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07/31/87 the People Ex Rel. Michael v. Big Creek Drainage

July 31, 1987

DEPARTMENT OF CONSERVATION, PLAINTIFF-APPELLEE

v.

BIG CREEK DRAINAGE DISTRICT NO. 2, DEFENDANT-APPELLANT (DAVID DIEHL, INTERVENOR)



Before the court was the 1986 report of the United States Department of Interior annual report to Congress on damage or threatened damage to the 561 National Natural Landmarks. As to the Lower Cache River the report stated:

APPELLATE COURT OF ILLINOIS, FIFTH DISTRICT

THE PEOPLE ex rel. MICHAEL WITTE, Director, Illinois

512 N.E.2d 62, 159 Ill. App. 3d 576, 111 Ill. Dec. 158 1987.IL.1100

Appeal from the Circuit Court of Pulaski County; the Hon. George Oros, Judge, presiding.

APPELLATE Judges:

PRESIDING JUSTICE KARNS delivered the opinion of the court. KASSERMAN and WELCH, JJ., concur.

DECISION OF THE COURT DELIVERED BY THE HONORABLE JUDGE KARNS

The People, on the relation of the Director of the Illinois Department of Conservation, brought this suit against Big Creek Drainage District No. 2 to enjoin it from undertaking any activities, other than minor maintenance involving less than $100 in expenditures and two man-hours' labor, in the Cache River Basin in Pulaski County without notice to the Department of Conservation and hearing pursuant to section 4-19 of the Illinois Drainage Code. (Ill. Rev. Stat. 1985, ch. 42, par. 4-19.) The complaint prayed for both preliminary and permanent injunctive relief.

After hearing, the circuit court of Pulaski County entered a preliminary injunction enjoining the Drainage District from removing a low water structure across the Cache River known as the Button Land Swamp Dam located on the land of intervenor, David Diehl, pending final determination of the cause. The District has perfected this interlocutory appeal under Supreme Court Rule 307(a). 107 Ill. 2d 307(a).

The Lower Cache River Natural Area, often referred to as the Button Land Swamp, encompasses a narrow, nine-mile area on either side of the Cache River in Pulaski County. The Department of Conservation owns 657 acres in the swamp, a natural area which displays its original, historic character, including native plants and animals. The swamp, a wetland, is a National Natural Heritage Landmark. It contains many endangered species of plants and animals. The area was described by Dr. Harris, professor of geology at Southern Illinois University as an abandoned valley, once part of the Ohio River.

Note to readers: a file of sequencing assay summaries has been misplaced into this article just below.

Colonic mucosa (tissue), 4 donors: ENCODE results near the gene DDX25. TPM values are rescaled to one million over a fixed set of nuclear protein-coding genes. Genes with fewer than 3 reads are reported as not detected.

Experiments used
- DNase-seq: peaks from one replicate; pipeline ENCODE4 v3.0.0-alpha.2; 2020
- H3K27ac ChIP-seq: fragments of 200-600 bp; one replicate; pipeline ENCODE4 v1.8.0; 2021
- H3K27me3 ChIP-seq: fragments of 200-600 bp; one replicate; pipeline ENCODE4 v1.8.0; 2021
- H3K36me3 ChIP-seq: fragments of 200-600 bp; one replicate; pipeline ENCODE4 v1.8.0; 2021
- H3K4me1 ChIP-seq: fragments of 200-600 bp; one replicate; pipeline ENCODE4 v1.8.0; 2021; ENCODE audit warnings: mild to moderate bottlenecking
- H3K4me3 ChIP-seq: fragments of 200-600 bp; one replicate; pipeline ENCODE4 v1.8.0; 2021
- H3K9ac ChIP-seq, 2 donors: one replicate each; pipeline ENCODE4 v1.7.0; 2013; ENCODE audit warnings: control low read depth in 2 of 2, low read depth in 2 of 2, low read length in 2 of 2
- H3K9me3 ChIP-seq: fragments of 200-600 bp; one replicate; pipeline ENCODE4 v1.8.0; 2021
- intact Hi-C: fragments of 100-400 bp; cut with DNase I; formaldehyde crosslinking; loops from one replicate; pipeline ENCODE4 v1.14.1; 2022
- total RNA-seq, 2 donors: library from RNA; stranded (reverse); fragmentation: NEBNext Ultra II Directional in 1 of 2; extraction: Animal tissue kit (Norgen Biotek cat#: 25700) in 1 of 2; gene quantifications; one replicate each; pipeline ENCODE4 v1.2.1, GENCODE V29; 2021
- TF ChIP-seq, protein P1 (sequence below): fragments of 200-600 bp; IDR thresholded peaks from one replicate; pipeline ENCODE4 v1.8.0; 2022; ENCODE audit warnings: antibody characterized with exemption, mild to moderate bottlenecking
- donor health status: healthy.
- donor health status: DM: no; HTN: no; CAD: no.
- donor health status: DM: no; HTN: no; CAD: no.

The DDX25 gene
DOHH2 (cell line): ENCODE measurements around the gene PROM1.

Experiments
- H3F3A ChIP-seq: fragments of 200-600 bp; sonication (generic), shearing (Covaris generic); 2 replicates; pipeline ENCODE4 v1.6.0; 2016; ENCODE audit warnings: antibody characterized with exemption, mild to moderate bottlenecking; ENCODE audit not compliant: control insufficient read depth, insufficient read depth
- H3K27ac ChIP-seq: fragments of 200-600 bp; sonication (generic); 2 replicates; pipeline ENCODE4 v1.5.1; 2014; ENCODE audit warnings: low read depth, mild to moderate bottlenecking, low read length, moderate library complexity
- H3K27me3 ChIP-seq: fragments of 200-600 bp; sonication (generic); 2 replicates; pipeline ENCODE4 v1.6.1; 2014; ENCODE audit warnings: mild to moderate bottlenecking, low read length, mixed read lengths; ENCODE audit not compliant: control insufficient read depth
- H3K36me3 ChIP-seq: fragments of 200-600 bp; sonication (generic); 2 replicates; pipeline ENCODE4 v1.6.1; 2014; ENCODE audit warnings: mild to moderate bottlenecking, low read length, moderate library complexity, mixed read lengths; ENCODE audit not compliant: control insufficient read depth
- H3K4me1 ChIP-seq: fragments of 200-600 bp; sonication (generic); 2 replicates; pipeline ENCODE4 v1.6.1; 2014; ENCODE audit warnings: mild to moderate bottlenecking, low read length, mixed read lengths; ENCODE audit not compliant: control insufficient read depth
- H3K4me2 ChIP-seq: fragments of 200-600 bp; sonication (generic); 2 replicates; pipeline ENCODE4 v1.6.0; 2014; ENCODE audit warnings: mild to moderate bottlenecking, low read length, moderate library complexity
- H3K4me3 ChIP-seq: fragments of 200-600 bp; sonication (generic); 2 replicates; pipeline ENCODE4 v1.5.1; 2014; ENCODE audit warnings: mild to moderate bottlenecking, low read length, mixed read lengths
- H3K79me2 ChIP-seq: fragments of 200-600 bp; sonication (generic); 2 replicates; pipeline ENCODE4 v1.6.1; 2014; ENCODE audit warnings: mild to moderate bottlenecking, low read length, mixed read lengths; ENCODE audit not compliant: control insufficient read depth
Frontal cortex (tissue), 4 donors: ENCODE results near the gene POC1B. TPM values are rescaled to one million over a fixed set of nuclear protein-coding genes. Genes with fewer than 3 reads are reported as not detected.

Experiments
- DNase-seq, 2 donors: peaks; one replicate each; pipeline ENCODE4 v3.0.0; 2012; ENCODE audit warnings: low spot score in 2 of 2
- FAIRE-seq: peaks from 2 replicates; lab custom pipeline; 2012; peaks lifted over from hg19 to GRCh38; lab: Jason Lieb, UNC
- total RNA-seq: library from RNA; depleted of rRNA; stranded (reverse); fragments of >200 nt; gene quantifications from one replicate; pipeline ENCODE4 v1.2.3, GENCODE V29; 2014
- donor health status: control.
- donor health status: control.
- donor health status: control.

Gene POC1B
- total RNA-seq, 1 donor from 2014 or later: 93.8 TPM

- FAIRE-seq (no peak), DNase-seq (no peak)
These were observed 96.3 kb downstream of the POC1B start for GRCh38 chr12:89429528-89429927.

Numerous expert witnesses testified on behalf of plaintiff regarding the uniqueness of the swamp. Perhaps the most impressive plants found in the swamp are the large cypress and tupelo trees, one being over 500 years old, the largest in this country. The rarest animal found in the swamp is the Indiana bat, listed on the Federal Endangered Species list, as is the river otter, also found in the swamp.

The significance of the swamp can be summarized in the words of Professor Brandon, chairman of the department of zoology at Southern Illinois University:

"The Cache River Valley is significant zoogeographically because it contains the last Illinois remnants of a once extensive gulf coastal plain pleistocene swampland and harbors some of the northernmost austroriparian habitats and associated fauna. This southern flood plain habitat is of extremely limited extent in Illinois today, but what remains is still relatively high quality. Many Illinois species of amphibians and reptiles more characteristic of the Gulf coastal plain reach the northern limit of their ranges in extreme Southern Illinois; for example, mole salamander, dusk salamander, bird voiced tree frog, green tree frog, narrow mouthed toad, and mud snake."

The structure in question is a low water dam constructed of rock, approximately three feet in height. It was built in 1982 by the Citizens to Save the Cache, a not-for-profit corporation, on the property of David Diehl with permission of the Army Corps of Engineers, but not the formal permission of defendant Drainage District, although with the knowledge of at least one commissioner and defendant's acquiescence until 1986. The Corps of Engineers has taken the position that it has no jurisdiction to interfere in the removal of the structure because it does not affect the "waters of the United States." In 1986 Diehl granted the Department of ...


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